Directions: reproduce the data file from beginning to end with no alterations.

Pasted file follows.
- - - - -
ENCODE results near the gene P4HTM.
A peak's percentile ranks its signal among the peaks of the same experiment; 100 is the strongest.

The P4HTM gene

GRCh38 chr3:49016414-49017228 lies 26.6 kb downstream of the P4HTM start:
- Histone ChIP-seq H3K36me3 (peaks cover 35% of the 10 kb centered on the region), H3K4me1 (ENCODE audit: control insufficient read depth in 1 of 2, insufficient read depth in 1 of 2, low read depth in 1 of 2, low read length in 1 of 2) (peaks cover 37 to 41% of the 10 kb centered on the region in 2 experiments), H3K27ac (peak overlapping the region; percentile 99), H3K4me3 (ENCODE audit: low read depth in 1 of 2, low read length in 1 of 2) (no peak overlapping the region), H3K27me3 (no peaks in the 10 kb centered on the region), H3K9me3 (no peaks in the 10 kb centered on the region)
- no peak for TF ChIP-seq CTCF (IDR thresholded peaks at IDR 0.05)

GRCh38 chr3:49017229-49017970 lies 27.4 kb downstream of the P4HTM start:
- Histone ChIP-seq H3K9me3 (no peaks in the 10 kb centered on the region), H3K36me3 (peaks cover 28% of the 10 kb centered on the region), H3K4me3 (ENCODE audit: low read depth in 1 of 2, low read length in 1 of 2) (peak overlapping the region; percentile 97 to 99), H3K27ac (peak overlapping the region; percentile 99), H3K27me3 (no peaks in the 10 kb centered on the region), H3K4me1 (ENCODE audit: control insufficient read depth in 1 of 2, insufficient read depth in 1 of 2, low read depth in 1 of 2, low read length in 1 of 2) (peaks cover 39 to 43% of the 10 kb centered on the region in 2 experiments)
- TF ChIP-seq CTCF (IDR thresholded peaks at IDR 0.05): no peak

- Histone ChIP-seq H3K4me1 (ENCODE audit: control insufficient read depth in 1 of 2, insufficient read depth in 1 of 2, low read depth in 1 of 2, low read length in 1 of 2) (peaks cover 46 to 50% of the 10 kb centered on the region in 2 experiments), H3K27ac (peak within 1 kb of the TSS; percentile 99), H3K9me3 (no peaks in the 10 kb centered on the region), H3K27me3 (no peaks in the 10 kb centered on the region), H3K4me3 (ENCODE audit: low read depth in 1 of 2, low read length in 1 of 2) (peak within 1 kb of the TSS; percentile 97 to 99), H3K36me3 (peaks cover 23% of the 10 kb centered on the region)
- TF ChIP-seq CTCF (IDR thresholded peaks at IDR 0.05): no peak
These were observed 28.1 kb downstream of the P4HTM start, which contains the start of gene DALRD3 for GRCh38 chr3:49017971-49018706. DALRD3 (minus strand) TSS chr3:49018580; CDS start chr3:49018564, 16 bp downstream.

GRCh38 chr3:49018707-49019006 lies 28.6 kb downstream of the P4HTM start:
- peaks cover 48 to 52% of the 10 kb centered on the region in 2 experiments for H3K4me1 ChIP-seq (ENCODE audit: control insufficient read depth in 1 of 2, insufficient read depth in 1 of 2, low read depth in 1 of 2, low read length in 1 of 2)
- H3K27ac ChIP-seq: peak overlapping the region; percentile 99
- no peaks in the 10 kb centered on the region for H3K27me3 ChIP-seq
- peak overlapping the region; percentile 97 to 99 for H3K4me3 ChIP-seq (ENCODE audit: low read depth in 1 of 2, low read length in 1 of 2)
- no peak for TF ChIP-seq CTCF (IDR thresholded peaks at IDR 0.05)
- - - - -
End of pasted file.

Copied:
ENCODE results near the gene P4HTM.
A peak's percentile ranks its signal among the peaks of the same experiment; 100 is the strongest.

The P4HTM gene

GRCh38 chr3:49016414-49017228 lies 26.6 kb downstream of the P4HTM start:
- Histone ChIP-seq H3K36me3 (peaks cover 35% of the 10 kb centered on the region), H3K4me1 (ENCODE audit: control insufficient read depth in 1 of 2, insufficient read depth in 1 of 2, low read depth in 1 of 2, low read length in 1 of 2) (peaks cover 37 to 41% of the 10 kb centered on the region in 2 experiments), H3K27ac (peak overlapping the region; percentile 99), H3K4me3 (ENCODE audit: low read depth in 1 of 2, low read length in 1 of 2) (no peak overlapping the region), H3K27me3 (no peaks in the 10 kb centered on the region), H3K9me3 (no peaks in the 10 kb centered on the region)
- no peak for TF ChIP-seq CTCF (IDR thresholded peaks at IDR 0.05)

GRCh38 chr3:49017229-49017970 lies 27.4 kb downstream of the P4HTM start:
- Histone ChIP-seq H3K9me3 (no peaks in the 10 kb centered on the region), H3K36me3 (peaks cover 28% of the 10 kb centered on the region), H3K4me3 (ENCODE audit: low read depth in 1 of 2, low read length in 1 of 2) (peak overlapping the region; percentile 97 to 99), H3K27ac (peak overlapping the region; percentile 99), H3K27me3 (no peaks in the 10 kb centered on the region), H3K4me1 (ENCODE audit: control insufficient read depth in 1 of 2, insufficient read depth in 1 of 2, low read depth in 1 of 2, low read length in 1 of 2) (peaks cover 39 to 43% of the 10 kb centered on the region in 2 experiments)
- TF ChIP-seq CTCF (IDR thresholded peaks at IDR 0.05): no peak

- Histone ChIP-seq H3K4me1 (ENCODE audit: control insufficient read depth in 1 of 2, insufficient read depth in 1 of 2, low read depth in 1 of 2, low read length in 1 of 2) (peaks cover 46 to 50% of the 10 kb centered on the region in 2 experiments), H3K27ac (peak within 1 kb of the TSS; percentile 99), H3K9me3 (no peaks in the 10 kb centered on the region), H3K27me3 (no peaks in the 10 kb centered on the region), H3K4me3 (ENCODE audit: low read depth in 1 of 2, low read length in 1 of 2) (peak within 1 kb of the TSS; percentile 97 to 99), H3K36me3 (peaks cover 23% of the 10 kb centered on the region)
- TF ChIP-seq CTCF (IDR thresholded peaks at IDR 0.05): no peak
These were observed 28.1 kb downstream of the P4HTM start, which contains the start of gene DALRD3 for GRCh38 chr3:49017971-49018706. DALRD3 (minus strand) TSS chr3:49018580; CDS start chr3:49018564, 16 bp downstream.

GRCh38 chr3:49018707-49019006 lies 28.6 kb downstream of the P4HTM start:
- peaks cover 48 to 52% of the 10 kb centered on the region in 2 experiments for H3K4me1 ChIP-seq (ENCODE audit: control insufficient read depth in 1 of 2, insufficient read depth in 1 of 2, low read depth in 1 of 2, low read length in 1 of 2)
- H3K27ac ChIP-seq: peak overlapping the region; percentile 99
- no peaks in the 10 kb centered on the region for H3K27me3 ChIP-seq
- peak overlapping the region; percentile 97 to 99 for H3K4me3 ChIP-seq (ENCODE audit: low read depth in 1 of 2, low read length in 1 of 2)
- no peak for TF ChIP-seq CTCF (IDR thresholded peaks at IDR 0.05)